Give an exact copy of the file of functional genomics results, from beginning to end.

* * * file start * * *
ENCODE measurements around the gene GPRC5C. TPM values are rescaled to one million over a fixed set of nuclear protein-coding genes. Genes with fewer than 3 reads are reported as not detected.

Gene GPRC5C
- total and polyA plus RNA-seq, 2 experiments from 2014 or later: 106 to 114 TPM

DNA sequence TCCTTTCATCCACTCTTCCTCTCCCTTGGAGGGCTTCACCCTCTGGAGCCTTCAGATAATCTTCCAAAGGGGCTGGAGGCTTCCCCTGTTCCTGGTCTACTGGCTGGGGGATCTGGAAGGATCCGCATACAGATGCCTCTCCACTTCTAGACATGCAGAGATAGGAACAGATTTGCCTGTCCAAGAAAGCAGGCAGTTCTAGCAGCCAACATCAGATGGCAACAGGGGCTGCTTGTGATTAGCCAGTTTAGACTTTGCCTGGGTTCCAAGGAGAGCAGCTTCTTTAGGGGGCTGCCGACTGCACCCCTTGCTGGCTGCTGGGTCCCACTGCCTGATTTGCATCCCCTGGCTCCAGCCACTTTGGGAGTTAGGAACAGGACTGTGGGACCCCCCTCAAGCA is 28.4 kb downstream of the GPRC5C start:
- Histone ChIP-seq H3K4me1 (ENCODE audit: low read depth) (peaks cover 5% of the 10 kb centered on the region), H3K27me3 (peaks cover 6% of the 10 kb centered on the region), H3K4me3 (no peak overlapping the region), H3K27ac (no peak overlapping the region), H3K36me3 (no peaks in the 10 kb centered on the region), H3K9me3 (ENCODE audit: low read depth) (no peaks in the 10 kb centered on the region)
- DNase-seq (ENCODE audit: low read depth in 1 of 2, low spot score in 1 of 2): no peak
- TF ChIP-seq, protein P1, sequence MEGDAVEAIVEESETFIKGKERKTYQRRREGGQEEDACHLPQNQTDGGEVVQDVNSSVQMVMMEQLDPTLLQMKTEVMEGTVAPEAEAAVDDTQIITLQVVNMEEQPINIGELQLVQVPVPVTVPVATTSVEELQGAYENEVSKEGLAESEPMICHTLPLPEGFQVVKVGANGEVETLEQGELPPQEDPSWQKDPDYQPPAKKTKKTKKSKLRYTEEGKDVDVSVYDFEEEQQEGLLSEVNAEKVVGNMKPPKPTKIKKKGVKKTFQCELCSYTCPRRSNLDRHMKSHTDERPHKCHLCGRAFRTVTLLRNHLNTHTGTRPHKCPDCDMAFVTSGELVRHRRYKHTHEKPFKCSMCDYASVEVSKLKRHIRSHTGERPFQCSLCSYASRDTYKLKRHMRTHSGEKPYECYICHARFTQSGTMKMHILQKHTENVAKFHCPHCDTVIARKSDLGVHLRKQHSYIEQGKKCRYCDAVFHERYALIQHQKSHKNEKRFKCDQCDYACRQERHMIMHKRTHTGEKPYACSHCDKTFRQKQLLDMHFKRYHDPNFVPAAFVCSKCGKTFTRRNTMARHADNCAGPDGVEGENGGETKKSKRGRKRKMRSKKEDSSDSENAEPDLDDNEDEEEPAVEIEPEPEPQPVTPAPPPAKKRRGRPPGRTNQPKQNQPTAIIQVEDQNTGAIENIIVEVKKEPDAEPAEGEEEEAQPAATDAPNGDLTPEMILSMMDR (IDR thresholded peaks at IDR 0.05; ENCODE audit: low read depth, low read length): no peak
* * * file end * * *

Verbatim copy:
ENCODE measurements around the gene GPRC5C. TPM values are rescaled to one million over a fixed set of nuclear protein-coding genes. Genes with fewer than 3 reads are reported as not detected.

Gene GPRC5C
- total and polyA plus RNA-seq, 2 experiments from 2014 or later: 106 to 114 TPM

DNA sequence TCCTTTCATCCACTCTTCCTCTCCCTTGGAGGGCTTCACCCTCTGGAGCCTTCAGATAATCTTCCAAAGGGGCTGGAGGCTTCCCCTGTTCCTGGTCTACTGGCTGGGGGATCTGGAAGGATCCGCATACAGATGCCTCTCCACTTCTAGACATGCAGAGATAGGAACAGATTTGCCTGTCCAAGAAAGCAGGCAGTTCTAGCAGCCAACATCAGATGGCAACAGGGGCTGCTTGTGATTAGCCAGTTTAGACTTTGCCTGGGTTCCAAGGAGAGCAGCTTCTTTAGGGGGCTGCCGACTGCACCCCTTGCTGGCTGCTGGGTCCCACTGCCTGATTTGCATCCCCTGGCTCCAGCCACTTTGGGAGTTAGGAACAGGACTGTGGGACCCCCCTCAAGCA is 28.4 kb downstream of the GPRC5C start:
- Histone ChIP-seq H3K4me1 (ENCODE audit: low read depth) (peaks cover 5% of the 10 kb centered on the region), H3K27me3 (peaks cover 6% of the 10 kb centered on the region), H3K4me3 (no peak overlapping the region), H3K27ac (no peak overlapping the region), H3K36me3 (no peaks in the 10 kb centered on the region), H3K9me3 (ENCODE audit: low read depth) (no peaks in the 10 kb centered on the region)
- DNase-seq (ENCODE audit: low read depth in 1 of 2, low spot score in 1 of 2): no peak
- TF ChIP-seq, protein P1, sequence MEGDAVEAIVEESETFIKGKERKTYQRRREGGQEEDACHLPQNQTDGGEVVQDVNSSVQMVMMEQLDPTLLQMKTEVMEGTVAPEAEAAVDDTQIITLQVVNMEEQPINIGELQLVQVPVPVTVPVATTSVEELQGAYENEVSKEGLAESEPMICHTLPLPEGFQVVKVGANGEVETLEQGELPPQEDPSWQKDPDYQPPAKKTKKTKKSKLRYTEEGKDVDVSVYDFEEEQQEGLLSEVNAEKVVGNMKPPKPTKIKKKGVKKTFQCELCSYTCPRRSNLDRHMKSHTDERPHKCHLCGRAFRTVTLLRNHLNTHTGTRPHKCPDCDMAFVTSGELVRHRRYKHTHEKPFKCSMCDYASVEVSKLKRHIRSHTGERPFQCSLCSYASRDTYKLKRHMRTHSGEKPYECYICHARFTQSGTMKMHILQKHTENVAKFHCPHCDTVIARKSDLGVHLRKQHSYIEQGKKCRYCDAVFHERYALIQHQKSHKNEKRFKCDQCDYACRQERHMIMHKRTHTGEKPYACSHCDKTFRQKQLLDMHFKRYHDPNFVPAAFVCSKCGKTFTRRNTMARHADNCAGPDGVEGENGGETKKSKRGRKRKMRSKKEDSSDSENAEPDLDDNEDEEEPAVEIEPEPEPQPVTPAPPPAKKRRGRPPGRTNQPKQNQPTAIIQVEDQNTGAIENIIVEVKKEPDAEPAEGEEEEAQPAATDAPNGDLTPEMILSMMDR (IDR thresholded peaks at IDR 0.05; ENCODE audit: low read depth, low read length): no peak